Transparent Analysis of Multi-Modal Embeddings
Vector Space Models of Distributional Semantics – or Embeddings – serve as useful statistical models of word meanings, which can be applied as proxies to learn about human concepts. One of their main benefits is that not only textual, but a wide range of data types can be mapped to a space, where they are comparable or can be fused together. Multi-modal semantics aims to enhance Embeddings with perceptual input, based on the assumption that the representation of meaning in humans is grounded in sensory experience. Most multi-modal research focuses on downstream tasks, involving direct visual input, such as Visual Question Answering. Fewer papers have exploited visual information for meaning representations when the evaluation tasks involve no direct visual input, such as semantic similarity. When such research has been undertaken, the results on the impact of visual information have been often inconsistent, due to the lack of comparison and the ambiguity of intrinsic evaluation. Does visual data bolster performance on non-visual tasks? If it does, is this only because we add more data or does it convey complementary quality information compared to a higher quantity of text? Can we achieve comparable performance using small-data if it comes from the right data distribution? Is the modality, the size or the distributional properties of the data that matters? Evaluating on downstream or similarity-type tasks is a good start to compare models and data sources. However, if we want to resolve the ambiguity of intrinsic evaluations and the spurious correlations of downstream results, creating more transparent and human interpretable models is necessary. This thesis proposes diverse studies to scrutinize the inner "cognitive models" of Embeddings, trained on various data sources and modalities. Our contribution is threefold. Firstly, we present comprehensive analyses of how various visual and linguistic models behave in semantic similarity and brain imaging evaluation tasks. We analyse the effect of various image sources on the performance of semantic models, as well as the impact of the quantity of images in visual and multi-modal models. Secondly, we introduce a new type of modality: a visually structured, text based semantic representation, lying in-between visual and linguistic modalities. We show that this type of embedding can serve as an efficient modality when combined with low resource text data. Thirdly, we propose and present proof-of-concept studies of a transparent, interpretable semantic space analysis framework.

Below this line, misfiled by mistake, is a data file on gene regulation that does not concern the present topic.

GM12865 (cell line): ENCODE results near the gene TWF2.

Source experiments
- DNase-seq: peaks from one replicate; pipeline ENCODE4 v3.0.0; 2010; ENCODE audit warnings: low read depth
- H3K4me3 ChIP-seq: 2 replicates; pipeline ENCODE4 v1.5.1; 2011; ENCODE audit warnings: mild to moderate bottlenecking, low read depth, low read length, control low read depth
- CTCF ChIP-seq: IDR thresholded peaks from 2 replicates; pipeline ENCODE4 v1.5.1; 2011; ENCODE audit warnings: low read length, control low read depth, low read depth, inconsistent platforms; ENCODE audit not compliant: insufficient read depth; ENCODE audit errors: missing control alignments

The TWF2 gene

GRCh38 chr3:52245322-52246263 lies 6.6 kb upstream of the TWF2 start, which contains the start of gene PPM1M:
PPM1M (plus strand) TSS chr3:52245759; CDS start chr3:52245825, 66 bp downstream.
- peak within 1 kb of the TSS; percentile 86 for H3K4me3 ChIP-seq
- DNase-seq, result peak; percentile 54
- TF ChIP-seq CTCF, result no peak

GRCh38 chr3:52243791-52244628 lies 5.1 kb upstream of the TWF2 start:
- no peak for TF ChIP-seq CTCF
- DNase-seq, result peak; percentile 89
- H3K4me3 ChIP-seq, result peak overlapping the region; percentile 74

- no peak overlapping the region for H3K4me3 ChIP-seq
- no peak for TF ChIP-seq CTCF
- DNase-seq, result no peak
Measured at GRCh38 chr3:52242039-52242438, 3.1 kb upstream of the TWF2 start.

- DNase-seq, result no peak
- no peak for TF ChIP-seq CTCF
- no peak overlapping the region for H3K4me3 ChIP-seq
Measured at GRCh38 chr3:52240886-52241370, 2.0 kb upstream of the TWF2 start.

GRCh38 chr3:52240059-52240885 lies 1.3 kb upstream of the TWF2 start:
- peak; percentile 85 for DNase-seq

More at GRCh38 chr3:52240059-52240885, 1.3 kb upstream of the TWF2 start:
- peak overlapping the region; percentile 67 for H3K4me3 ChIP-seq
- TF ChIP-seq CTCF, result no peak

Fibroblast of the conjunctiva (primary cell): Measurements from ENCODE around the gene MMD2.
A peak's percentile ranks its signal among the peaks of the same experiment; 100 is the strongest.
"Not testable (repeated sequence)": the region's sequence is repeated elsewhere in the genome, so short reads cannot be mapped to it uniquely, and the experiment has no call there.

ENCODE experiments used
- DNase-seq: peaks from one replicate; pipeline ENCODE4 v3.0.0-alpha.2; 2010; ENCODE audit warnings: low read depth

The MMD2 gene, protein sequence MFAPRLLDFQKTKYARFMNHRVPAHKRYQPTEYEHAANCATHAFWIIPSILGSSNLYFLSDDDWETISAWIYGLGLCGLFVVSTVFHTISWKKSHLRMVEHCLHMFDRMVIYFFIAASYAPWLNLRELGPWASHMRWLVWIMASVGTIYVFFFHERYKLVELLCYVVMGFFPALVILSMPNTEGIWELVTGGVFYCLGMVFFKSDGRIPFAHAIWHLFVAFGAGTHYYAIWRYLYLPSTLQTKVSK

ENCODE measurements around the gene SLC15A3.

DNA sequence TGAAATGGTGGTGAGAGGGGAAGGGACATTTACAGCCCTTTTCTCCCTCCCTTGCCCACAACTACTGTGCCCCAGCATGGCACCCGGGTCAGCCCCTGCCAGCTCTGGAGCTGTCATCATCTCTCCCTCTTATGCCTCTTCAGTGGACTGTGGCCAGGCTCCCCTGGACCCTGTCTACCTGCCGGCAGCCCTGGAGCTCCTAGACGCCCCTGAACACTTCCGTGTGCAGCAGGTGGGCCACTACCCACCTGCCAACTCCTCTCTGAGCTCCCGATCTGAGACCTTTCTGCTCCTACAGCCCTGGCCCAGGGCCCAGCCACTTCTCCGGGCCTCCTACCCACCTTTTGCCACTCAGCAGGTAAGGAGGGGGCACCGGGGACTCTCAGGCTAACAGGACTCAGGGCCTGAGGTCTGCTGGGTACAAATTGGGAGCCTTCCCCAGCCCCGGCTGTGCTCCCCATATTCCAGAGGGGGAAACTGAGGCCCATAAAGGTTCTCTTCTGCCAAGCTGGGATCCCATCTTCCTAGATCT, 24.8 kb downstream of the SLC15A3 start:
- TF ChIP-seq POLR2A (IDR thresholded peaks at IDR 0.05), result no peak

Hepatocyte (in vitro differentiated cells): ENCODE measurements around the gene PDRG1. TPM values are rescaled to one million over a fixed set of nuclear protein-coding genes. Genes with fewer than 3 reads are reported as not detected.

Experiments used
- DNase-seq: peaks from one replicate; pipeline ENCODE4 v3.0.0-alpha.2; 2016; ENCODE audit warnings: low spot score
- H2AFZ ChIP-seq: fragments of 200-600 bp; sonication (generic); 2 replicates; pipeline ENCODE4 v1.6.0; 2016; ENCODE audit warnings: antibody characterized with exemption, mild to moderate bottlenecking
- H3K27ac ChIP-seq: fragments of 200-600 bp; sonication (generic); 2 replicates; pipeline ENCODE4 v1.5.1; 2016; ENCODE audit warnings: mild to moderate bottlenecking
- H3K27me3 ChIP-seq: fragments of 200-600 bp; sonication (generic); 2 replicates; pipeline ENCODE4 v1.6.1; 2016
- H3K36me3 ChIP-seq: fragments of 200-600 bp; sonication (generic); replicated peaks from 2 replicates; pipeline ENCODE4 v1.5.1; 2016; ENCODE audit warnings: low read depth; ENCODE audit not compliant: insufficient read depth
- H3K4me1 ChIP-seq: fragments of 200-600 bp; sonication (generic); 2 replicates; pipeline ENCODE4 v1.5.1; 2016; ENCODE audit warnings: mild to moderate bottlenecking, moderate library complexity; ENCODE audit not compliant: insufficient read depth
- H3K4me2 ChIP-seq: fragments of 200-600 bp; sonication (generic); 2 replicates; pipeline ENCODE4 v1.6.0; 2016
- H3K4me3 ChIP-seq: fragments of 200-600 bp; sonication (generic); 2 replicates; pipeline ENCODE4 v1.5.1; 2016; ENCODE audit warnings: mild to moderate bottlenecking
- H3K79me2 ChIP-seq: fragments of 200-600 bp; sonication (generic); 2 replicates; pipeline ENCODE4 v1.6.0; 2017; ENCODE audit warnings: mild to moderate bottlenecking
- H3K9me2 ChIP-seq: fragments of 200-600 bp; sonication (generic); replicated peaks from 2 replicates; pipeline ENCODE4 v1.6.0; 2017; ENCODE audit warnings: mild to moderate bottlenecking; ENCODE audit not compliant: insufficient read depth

European Research Council (693579)